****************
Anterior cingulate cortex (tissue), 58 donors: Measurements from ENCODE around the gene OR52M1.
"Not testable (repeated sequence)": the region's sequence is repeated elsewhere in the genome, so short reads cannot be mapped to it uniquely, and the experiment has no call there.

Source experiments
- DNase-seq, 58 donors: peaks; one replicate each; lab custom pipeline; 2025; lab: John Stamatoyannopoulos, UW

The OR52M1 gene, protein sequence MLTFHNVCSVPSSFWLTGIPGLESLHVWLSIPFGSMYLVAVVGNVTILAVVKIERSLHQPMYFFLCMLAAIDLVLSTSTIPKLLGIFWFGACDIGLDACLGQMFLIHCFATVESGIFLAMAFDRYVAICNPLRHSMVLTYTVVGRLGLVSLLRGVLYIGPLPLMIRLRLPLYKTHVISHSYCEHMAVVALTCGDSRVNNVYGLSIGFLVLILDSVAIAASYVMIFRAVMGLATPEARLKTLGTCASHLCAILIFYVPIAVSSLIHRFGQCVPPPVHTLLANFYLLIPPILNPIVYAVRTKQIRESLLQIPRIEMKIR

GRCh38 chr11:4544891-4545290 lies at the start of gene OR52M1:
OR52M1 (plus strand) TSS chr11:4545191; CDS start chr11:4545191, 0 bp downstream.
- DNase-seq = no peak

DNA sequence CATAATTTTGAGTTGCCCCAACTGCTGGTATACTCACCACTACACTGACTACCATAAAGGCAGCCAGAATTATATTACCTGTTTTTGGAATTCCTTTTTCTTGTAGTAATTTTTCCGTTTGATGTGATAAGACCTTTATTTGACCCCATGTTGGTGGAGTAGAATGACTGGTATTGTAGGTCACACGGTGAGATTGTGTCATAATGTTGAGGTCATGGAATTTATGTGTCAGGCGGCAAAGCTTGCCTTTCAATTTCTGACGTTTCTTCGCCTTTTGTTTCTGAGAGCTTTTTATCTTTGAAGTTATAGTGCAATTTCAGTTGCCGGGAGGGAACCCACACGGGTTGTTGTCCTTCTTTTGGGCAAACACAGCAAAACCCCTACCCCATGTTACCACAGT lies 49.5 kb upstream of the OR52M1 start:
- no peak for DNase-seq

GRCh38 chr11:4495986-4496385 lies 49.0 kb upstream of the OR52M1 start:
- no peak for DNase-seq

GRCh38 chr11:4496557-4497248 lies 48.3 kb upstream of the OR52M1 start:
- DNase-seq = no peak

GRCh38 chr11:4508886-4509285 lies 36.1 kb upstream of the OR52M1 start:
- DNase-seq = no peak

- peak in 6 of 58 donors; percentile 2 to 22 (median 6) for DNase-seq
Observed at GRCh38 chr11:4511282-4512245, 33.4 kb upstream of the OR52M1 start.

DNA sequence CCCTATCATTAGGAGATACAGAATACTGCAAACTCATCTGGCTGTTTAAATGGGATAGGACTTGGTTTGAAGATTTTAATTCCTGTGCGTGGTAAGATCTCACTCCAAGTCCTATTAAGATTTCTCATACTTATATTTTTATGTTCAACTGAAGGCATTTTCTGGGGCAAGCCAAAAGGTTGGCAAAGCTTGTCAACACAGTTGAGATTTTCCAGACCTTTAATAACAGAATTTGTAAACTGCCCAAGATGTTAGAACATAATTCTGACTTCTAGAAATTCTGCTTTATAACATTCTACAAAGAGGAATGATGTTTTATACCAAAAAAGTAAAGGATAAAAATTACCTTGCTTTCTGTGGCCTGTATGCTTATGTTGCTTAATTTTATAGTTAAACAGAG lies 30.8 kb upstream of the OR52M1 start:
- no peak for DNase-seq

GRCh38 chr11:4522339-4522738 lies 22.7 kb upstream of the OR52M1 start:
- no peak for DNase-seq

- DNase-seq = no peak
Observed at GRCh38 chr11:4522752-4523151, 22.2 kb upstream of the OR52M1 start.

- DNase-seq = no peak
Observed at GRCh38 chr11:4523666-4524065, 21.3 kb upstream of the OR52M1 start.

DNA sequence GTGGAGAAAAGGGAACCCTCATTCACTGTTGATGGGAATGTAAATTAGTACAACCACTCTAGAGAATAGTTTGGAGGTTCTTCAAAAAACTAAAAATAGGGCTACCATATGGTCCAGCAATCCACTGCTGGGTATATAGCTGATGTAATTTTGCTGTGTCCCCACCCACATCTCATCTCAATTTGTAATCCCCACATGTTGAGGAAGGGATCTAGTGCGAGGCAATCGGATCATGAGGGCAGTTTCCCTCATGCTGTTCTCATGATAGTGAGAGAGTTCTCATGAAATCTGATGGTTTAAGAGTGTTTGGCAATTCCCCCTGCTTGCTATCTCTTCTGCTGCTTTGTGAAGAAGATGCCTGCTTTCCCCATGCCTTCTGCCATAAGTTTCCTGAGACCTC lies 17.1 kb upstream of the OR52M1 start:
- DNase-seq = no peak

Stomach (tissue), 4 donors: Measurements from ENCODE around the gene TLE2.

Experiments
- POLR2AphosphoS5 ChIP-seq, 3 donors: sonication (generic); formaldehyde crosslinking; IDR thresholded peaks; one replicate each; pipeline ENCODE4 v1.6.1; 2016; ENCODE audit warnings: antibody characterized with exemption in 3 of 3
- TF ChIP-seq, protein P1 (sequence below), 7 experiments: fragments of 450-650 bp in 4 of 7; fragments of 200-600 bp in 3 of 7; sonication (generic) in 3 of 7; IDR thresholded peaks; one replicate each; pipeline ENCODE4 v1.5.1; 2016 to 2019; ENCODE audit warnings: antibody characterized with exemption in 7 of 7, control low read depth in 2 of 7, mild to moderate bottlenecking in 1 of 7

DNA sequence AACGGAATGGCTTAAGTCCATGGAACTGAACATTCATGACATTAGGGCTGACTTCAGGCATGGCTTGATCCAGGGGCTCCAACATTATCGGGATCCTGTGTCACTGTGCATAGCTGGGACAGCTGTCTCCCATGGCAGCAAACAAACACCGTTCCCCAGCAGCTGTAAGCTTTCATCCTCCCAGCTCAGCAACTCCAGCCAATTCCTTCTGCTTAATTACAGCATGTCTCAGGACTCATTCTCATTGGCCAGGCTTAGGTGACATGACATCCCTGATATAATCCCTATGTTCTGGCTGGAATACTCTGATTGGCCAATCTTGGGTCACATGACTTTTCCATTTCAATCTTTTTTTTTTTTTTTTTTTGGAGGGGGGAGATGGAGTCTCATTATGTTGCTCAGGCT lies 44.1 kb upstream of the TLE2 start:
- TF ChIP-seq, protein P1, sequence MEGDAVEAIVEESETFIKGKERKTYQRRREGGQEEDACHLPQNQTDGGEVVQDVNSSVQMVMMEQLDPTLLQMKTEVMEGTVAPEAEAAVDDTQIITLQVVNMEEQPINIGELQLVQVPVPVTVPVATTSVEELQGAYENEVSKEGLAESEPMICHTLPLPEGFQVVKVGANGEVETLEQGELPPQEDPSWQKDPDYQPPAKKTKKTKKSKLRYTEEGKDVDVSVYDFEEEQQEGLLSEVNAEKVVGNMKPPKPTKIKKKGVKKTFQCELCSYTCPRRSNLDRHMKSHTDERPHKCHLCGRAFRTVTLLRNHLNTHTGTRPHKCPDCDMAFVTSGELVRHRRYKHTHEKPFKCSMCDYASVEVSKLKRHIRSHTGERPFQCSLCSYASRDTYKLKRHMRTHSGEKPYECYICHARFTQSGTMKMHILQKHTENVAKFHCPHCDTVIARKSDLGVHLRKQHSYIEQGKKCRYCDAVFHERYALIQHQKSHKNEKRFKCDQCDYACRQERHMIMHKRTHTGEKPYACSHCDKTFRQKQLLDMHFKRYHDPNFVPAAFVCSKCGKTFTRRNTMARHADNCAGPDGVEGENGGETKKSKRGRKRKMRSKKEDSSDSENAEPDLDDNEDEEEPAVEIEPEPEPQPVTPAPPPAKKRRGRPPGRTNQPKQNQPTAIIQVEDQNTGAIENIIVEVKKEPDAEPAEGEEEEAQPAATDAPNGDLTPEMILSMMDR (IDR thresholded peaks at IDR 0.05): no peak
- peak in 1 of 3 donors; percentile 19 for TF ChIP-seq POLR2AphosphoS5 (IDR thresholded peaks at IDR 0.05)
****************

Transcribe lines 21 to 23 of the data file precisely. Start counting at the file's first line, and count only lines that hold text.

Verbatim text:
GRCh38 chr11:4522339-4522738 lies 22.7 kb upstream of the OR52M1 start:
- no peak for DNase-seq

- DNase-seq = no peak